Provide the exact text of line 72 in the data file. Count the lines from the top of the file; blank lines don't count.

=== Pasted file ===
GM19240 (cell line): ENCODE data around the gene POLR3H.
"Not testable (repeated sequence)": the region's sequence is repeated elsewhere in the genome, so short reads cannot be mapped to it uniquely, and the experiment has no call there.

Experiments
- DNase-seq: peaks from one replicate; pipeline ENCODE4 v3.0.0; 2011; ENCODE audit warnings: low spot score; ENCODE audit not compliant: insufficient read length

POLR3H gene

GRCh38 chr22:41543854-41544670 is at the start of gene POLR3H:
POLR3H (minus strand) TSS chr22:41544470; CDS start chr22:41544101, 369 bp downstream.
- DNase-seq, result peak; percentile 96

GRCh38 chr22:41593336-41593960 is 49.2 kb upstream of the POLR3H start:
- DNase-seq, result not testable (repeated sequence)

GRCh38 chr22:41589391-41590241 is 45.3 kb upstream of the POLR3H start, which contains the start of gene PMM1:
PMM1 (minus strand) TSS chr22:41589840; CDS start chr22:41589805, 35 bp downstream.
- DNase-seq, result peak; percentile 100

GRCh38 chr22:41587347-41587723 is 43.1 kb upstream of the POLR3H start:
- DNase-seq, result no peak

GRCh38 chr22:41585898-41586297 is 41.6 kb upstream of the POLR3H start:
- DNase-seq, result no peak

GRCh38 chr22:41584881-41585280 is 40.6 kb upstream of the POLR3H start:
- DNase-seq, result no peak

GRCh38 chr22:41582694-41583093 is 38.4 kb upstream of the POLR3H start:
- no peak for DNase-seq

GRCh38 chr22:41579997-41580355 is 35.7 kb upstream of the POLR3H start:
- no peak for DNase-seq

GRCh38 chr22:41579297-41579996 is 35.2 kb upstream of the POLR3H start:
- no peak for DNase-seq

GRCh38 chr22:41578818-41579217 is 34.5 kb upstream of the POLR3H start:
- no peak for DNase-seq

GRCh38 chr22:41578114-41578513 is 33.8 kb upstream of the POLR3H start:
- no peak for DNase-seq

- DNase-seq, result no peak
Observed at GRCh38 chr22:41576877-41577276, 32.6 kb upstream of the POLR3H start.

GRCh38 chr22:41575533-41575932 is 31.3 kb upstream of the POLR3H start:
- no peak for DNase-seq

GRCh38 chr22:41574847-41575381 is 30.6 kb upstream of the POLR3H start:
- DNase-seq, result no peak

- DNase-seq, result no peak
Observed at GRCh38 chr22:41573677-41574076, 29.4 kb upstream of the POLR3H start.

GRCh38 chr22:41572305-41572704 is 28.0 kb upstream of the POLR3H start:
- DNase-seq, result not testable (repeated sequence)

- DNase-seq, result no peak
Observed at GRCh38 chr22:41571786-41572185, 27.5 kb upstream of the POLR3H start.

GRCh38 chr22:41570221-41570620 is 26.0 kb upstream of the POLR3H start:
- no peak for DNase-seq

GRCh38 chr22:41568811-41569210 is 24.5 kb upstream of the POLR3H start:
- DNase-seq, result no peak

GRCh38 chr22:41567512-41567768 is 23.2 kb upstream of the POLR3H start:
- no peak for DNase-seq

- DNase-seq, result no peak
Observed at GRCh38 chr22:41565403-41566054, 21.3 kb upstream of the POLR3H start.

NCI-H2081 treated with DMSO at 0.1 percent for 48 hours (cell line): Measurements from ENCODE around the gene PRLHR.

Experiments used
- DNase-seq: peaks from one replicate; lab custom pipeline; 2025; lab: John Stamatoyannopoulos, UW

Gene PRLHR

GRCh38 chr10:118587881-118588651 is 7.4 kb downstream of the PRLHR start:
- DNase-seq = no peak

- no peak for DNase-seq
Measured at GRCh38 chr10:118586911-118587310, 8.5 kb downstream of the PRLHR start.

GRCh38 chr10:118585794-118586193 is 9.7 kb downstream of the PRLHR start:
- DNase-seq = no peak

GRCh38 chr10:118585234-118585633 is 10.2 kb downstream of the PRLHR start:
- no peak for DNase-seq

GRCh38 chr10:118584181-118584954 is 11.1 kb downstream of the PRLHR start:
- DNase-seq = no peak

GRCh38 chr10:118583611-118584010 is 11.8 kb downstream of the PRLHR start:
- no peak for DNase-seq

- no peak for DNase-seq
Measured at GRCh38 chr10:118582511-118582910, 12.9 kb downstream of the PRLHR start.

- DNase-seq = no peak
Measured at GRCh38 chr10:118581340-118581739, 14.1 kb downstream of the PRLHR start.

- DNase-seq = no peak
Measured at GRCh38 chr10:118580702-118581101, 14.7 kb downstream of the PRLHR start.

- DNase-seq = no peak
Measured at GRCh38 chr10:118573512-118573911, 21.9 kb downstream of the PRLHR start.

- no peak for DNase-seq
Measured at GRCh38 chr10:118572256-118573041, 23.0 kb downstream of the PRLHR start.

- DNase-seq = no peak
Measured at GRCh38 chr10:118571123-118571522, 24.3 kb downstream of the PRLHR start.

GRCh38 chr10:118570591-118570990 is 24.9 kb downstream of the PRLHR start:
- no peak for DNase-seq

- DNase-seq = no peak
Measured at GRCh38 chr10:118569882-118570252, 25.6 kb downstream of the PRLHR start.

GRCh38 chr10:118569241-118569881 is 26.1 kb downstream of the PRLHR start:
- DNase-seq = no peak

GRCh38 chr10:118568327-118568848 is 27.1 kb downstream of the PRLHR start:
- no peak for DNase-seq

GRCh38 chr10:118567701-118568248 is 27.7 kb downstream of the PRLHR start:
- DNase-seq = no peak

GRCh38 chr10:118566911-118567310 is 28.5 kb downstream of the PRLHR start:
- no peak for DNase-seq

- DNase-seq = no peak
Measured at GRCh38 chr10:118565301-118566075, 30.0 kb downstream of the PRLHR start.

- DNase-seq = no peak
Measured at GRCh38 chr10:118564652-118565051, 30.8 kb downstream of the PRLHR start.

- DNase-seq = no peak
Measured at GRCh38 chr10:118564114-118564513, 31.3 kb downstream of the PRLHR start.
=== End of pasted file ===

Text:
- DNase-seq = no peak